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Gay and Depressed

From Granta 140: State of Mind

Photo: Hendrike. Source: Wikimedia Commons. License: Creative Commons Attribution-Share Alike 3.0 Unported.

Photo: Hendrike. Source: Wikimedia Commons. License: Creative Commons Attribution-Share Alike 3.0 Unported.

At a dinner in Atlanta, Georgia, I sat next to a slightly haggard British woman with an unlikely coif of grey ringlets who, having learned about my work, asked, ‘So tell me, then. Which do you find more burdensome: being gay or being depressed?’ I think I mustered a polite answer even as I imagined telling my husband later that his conversation partner could not have been worse than mine. But that was some fifteen years ago, before I began to question the line between identity and illness. Now, I have to admit that being gay and being depressed do have a certain amount broadly in common and a great deal in common in my life. Not because they are comparably ‘burdensome’, but because they have become my topics, both in my life and in my work. Not a day goes by that I don’t have unsolicited correspondence from someone who is depressed and needs help, or from someone who is gay and suffering for it.

Part of what my dinner companion would not have parsed is that most conditions contain two loci of trauma: their inherent, medical pain; and their imposed, social stigma. So being depressed is not a pleasant experience because it rages inside your head, taking away all access to pleasure and making you hate yourself. It is the very nature of the condition to feel miserable, drained of all vitality, convinced that your life is without value and will never have any value, often suicidal. You could resolve all the stigma in the world, and depression would still not be fun. However, it would be a bit more tolerable if we lived in a society that didn’t blame depression on its victims, that didn’t address it as a sign of moral turpitude, that didn’t refuse jobs and housing to people with mental illnesses. The problem is medical but there is much societal work to be done. That societal work is not predicated, however, on telling people to pull their socks up – which is a social solution to a medical problem.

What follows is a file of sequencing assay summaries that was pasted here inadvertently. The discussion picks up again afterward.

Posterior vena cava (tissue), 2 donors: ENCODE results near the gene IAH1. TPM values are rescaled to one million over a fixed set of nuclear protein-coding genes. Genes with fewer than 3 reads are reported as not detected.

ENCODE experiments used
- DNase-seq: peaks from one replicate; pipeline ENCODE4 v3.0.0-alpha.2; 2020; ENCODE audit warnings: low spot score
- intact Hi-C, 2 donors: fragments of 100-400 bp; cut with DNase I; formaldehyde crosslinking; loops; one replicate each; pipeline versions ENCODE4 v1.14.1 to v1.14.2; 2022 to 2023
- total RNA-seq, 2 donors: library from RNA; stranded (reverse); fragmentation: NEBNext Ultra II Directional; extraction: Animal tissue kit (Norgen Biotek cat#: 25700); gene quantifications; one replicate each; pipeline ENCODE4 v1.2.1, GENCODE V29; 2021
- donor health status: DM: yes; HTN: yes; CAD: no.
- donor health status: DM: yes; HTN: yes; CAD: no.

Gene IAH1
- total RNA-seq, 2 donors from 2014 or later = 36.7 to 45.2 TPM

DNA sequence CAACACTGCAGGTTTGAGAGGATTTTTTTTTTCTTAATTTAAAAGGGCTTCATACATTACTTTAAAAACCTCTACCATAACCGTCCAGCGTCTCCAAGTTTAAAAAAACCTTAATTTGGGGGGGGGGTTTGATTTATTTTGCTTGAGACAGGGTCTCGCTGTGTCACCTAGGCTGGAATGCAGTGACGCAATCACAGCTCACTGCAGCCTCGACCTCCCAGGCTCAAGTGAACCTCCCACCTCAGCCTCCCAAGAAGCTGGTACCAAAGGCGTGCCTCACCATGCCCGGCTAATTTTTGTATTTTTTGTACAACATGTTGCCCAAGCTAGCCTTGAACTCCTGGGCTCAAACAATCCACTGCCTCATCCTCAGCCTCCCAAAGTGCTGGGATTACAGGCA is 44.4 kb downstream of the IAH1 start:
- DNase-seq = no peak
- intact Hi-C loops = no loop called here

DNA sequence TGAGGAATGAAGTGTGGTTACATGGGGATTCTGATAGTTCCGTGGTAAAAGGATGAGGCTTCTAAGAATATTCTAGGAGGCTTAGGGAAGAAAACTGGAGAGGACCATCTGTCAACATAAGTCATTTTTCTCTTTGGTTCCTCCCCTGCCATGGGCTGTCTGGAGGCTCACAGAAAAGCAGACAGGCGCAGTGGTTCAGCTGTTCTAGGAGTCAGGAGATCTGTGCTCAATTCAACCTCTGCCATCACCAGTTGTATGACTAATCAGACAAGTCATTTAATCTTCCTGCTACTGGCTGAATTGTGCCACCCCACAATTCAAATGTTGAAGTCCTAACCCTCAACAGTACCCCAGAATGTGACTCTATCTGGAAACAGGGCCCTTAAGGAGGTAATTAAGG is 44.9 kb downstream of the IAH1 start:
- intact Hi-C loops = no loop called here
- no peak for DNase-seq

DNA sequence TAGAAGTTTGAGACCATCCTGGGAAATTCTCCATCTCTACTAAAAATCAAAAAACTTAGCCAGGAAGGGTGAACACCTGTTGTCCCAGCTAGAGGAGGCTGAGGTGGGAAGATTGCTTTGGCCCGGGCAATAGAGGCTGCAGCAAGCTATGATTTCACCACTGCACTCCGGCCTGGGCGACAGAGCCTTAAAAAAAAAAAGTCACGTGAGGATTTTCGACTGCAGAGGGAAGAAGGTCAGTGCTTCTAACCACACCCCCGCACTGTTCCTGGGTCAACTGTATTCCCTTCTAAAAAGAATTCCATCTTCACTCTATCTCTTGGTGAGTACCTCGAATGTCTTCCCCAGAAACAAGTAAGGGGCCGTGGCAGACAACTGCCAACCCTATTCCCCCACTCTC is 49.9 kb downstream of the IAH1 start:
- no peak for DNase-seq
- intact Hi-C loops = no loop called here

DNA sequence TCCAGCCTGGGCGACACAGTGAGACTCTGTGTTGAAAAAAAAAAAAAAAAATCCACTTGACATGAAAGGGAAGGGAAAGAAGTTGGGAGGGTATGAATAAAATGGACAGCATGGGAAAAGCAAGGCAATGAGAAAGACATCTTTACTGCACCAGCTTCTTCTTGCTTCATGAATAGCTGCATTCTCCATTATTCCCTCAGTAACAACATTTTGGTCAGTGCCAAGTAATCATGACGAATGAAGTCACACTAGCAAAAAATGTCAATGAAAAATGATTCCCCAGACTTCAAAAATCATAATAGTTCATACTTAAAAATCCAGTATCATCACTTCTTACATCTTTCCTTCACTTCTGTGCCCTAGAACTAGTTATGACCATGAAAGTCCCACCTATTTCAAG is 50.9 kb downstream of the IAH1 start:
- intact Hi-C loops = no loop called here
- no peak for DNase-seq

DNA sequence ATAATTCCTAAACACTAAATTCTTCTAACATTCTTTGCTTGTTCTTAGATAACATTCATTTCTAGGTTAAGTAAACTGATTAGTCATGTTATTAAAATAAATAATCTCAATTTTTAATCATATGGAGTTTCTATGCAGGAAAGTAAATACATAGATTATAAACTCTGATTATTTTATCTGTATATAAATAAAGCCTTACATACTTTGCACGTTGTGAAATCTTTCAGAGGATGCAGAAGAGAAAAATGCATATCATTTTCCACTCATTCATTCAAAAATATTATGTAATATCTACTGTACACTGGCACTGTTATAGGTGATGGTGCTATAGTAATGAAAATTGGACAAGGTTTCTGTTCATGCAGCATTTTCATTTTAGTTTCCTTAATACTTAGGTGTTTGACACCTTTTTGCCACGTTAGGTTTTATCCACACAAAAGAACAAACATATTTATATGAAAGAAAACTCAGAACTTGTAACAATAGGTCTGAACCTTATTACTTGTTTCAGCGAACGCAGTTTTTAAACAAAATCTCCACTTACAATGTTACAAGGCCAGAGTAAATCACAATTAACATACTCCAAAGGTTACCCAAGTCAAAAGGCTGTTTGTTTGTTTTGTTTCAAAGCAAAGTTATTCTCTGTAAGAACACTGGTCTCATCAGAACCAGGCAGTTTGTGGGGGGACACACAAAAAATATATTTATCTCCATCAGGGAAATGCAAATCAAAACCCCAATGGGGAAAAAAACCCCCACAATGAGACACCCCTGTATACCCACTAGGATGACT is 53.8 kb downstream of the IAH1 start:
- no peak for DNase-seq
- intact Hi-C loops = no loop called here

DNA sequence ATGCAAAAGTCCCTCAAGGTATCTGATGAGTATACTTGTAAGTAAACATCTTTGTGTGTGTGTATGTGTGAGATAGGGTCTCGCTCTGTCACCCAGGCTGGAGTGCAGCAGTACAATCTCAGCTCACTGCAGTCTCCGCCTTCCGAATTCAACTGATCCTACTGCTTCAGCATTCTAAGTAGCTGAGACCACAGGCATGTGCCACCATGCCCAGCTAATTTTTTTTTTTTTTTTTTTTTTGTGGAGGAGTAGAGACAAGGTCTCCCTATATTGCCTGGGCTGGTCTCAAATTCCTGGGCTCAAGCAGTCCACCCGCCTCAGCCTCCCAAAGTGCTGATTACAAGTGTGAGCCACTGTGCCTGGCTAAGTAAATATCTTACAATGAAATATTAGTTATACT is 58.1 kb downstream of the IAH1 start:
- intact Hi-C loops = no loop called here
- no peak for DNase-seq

Being gay, on the other hand, is not very inherently painful. For the moment, two people in a gay relationship cannot have children who manifest both of their genetic contribution; that’s our biggest inherent problem. But the stigma around being gay is acute. Gay people lack legal protections of many kinds, are routinely excluded from social contexts, and suffer the brute ignorance of judgemental clerics. They are often cast out of their families. They are killed more and commit suicide more. The challenges to family-making are narrowly medical, but the challenge of living a gay life is substantially social. The American vice president, Mike Pence, believes that gay people should be subjected to conversion therapies – effectively a medical solution to a social problem.

I’d fix my depression by changing myself into someone who no longer has it; I’d repair the difficulty of being gay by changing other people and their bigotry. Being depressed will always be burdensome, though social change has alleviated some of its proximate shame; being gay could mostly stop being burdensome – and in fact has grown less so in my life, though it seemed a heavy fate when I was younger. I’m grateful to the generations of activists who came before me, and who have made it easier to be open about my depression and to form a family in my own style. Of course, I wonder whether I would have become depressed if I hadn’t been gay – but to imagine what my life would have been like if I hadn’t been gay is to imagine another life entirely. The relentless cruelty of other children, unchecked by teachers, predisposed me to psychic fragility; the slowness of my parents’ accession to my sexual orientation broke my heart. I can’t unpick those realities from the fabric of my mental illness. Surviving depression, on the other hand, gave me some of the resilience I needed to assert a gay identity and to find my way to marriage and children – and those revelatory intimacies have done more to mitigate my depression than any other circumstance.

My nine-year-old daughter persistently confuses the words gay and happy. As in, ‘Did you know it’s illegal to be happy in Libya?’ So far as I can tell, she does not know much about the word depressed, the one that some people mistakenly, naively think of as the simple opposite of happiness. I won’t disrupt her innocence for now. May she celebrate her father’s gayness but know nothing of depression.